More positively, the work of the Nuclear Suppliers' Group should help enforce their Article I obligations not to transfer nuclear weapons or assist, encourage or induce any non-nuclear-weapon state to acquire such devices.

On the other hand, non-nuclear-weapon states-parties have Article II obligations which include not receiving, transferring, manufacturing or otherwise acquiring nuclear weapons. While Article IV admits the "inalienable right of all Parties to develop research, production and use of nuclear energy for peaceful purposes," it is becoming clear that such peaceful activities can be too easily diverted into weapons programs.

We all know that the role of the International Atomic Energy Agency (IAEA) in this regard is vital and should be strengthened, with more vigilance exercised on the part of all states-parties.

Yet another problem is posed by states which remain outside or withdraw from the NPT. Being outside the treaty framework should not place such states outside larger nonproliferation concerns. At the very least, various forms of political, economic and security leverage can and should be used to assure compliance with the goals of nonproliferation and disarmament.

At the level of security doctrine, there is a great need to move beyond nuclear deterrence. The time has come for all states to comply with the unanimous conclusion of the International Court of Justice that negotiations toward nuclear disarmament be pursued and achieved in good faith under strict and effective international control.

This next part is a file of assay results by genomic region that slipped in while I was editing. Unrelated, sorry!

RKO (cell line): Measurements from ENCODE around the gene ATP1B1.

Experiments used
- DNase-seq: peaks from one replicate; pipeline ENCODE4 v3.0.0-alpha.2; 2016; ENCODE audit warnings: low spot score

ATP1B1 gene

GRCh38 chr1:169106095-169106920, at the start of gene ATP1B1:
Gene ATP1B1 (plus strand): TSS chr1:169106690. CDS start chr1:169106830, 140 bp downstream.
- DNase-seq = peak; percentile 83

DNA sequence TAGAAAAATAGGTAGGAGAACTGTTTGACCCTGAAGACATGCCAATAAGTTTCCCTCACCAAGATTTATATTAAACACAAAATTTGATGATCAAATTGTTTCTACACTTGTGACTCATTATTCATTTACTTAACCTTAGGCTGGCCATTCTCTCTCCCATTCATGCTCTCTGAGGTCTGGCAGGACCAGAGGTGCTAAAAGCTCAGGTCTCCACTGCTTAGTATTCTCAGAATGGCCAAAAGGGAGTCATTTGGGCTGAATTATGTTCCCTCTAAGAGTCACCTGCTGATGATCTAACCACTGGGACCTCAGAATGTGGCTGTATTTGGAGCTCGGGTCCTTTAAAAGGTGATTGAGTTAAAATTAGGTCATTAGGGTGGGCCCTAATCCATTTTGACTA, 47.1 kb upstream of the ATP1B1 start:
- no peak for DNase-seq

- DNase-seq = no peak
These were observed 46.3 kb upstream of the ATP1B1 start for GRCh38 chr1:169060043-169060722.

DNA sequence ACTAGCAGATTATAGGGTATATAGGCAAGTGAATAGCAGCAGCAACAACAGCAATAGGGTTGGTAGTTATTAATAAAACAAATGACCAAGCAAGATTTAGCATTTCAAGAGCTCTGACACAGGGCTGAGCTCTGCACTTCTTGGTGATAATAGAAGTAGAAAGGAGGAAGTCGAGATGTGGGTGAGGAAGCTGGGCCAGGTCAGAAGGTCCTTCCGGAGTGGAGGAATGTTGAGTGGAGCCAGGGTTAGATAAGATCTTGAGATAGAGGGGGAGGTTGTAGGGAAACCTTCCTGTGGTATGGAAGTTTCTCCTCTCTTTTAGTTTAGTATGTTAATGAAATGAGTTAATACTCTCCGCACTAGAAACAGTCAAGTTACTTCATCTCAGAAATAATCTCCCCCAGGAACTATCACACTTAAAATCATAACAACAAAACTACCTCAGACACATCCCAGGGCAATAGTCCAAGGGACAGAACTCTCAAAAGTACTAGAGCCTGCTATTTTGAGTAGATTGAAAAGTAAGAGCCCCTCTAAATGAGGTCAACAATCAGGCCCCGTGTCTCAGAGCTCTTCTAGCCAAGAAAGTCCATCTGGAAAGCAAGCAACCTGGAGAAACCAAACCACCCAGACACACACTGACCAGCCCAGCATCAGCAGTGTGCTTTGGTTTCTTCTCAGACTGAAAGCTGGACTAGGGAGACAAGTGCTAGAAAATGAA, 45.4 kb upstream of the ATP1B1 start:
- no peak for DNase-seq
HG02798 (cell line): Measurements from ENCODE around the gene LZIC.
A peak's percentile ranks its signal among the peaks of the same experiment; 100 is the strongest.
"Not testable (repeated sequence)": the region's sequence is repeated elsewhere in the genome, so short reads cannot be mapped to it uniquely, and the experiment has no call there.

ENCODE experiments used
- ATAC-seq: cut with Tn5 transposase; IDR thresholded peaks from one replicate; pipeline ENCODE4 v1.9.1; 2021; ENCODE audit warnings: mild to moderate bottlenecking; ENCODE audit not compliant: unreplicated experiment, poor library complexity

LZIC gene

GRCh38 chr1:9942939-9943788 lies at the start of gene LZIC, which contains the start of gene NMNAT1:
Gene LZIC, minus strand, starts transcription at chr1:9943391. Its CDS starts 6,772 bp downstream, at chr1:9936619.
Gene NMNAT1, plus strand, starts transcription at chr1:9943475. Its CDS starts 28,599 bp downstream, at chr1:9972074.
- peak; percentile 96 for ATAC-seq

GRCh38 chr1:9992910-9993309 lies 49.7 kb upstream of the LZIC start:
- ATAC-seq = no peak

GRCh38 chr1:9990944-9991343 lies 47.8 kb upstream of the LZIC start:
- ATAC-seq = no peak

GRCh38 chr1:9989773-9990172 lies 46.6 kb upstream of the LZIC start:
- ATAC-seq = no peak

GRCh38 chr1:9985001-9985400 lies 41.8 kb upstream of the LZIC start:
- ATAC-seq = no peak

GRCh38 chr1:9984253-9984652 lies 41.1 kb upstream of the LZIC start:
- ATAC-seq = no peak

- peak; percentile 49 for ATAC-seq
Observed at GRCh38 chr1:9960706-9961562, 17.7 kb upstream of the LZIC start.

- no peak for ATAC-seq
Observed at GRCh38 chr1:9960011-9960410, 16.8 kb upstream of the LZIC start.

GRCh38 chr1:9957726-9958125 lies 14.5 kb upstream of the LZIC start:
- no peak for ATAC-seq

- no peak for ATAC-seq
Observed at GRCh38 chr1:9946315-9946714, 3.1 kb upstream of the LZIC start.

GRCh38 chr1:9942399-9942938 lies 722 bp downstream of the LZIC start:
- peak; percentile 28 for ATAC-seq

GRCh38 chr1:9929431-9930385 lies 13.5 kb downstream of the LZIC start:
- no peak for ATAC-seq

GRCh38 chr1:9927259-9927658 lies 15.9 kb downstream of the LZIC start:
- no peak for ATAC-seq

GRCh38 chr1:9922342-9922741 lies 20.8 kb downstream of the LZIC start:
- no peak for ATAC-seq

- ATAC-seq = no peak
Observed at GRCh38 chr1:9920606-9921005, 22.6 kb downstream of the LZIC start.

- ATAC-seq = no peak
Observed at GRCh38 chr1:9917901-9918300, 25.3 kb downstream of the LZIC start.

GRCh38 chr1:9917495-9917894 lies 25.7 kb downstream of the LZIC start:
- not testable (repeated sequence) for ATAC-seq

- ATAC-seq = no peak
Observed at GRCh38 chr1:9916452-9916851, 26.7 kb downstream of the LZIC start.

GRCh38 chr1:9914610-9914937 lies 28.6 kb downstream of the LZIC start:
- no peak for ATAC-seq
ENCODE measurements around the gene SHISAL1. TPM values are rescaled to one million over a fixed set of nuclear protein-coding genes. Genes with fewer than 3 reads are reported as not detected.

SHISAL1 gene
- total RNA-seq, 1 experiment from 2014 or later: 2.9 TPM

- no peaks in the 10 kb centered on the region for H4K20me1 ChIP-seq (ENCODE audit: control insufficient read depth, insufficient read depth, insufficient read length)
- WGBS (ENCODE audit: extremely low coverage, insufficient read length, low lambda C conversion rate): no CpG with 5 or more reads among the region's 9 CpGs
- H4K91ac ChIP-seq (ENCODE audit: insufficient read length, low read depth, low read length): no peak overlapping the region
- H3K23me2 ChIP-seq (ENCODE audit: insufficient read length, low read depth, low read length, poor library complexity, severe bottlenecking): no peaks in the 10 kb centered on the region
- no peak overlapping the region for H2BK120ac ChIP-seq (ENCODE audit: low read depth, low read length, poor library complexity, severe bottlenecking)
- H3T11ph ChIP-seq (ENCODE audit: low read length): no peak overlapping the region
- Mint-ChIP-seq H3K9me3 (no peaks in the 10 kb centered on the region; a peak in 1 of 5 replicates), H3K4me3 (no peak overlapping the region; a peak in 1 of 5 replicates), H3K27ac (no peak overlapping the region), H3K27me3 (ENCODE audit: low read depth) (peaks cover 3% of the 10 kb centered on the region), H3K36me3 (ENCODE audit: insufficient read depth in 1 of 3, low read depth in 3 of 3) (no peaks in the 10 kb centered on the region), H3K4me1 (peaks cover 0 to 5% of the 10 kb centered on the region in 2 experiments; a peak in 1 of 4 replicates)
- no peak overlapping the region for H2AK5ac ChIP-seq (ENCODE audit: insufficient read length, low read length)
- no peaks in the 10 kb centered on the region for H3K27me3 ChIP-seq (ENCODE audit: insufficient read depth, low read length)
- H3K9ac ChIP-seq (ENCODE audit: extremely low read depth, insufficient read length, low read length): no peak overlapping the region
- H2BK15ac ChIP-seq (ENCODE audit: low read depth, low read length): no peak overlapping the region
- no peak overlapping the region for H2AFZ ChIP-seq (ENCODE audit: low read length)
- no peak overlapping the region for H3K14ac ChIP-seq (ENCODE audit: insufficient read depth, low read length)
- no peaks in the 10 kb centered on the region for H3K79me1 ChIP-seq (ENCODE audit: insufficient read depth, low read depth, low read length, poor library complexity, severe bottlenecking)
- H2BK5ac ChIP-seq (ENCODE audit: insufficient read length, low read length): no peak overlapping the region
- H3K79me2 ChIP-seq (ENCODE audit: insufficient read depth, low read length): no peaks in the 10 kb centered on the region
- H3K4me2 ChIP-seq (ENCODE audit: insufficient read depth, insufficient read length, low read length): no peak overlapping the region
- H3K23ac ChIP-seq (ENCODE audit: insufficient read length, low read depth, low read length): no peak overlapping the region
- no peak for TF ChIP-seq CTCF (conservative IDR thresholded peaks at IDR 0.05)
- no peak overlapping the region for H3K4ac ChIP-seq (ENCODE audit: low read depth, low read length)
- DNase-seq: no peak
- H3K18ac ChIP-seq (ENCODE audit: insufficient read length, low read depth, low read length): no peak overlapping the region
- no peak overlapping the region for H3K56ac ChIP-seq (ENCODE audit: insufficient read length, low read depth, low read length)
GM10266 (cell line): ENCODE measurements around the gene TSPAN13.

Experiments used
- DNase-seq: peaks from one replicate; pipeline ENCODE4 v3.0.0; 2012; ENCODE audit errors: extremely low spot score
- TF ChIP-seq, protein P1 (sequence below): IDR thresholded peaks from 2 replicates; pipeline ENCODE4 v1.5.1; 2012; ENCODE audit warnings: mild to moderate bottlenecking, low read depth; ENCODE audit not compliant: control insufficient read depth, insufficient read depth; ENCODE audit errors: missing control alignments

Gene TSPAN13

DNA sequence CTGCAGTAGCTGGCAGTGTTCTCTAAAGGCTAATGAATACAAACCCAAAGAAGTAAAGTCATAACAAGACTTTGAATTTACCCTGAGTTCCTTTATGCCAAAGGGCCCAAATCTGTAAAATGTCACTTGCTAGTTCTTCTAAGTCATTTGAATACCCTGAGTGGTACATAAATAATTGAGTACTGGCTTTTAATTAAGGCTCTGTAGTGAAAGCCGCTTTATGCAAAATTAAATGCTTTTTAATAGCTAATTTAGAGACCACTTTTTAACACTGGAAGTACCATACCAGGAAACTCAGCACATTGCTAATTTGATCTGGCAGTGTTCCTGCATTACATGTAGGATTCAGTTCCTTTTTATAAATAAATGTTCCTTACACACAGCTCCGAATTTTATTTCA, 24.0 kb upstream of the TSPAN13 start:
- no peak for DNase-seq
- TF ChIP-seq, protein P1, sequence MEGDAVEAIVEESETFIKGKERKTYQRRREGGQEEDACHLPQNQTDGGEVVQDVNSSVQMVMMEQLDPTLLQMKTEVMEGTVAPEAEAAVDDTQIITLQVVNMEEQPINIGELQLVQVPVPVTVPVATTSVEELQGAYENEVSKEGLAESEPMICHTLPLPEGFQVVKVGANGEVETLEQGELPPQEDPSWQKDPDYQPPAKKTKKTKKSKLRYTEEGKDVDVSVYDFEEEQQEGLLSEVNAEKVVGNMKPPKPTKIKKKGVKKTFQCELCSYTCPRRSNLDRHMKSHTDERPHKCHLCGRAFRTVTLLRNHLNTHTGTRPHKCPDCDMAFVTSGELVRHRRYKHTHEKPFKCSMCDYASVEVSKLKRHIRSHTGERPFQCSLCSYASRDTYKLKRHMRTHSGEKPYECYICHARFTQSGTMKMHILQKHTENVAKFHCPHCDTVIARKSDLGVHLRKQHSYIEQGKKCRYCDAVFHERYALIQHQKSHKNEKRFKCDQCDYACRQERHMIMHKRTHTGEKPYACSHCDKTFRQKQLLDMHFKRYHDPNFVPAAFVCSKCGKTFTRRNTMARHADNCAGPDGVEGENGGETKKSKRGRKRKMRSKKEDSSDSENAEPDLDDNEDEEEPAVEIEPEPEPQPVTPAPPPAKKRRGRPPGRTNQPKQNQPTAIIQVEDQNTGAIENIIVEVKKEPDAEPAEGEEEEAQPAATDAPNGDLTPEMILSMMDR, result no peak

The Holy See reiterates its stand that a "peace" based on nuclear weapons cannot be the peace we seek in the 21st century. Reaffirming fundamental opposition to nuclear weapons as a threat to the survival of humanity, the states- parties must now focus their attention on recommendations that can command common support.

Attention must be paid to the 13 practical steps for systematic and progressive efforts to implement Article VI of the treaty; the importance of completing ratification required to achieve the early entry-into-force of the Comprehensive Nuclear Test Ban Treaty; the necessity of irreversible dismantling of tactical and strategic stocks in a transparent and verifiable manner; the process of accounting for and control of fissile materials on a worldwide basis in accordance with NPT principles; and the strengthening of the capacity of the IAEA and adherence to its protocols.

To advance this agenda, a global dialogue is necessary. This dialogue should be multilateral, informed by public opinion and the views of expert analysts. Consideration should be given to the holding of an international conference to identify ways to eliminate nuclear dangers, such as those explicitly mentioned in the U.N. Millennium Declaration. The Holy See, deeply concerned about the present crisis of the nonproliferation regime, supports this initiative for such a conference.

Solutions to the terrible dilemma posed by nuclear weapons are not beyond us. A program of action towards elimination could be advanced once all states-parties express their determination to protect the integrity of the NPT.

Thank you, Mr. Chairman.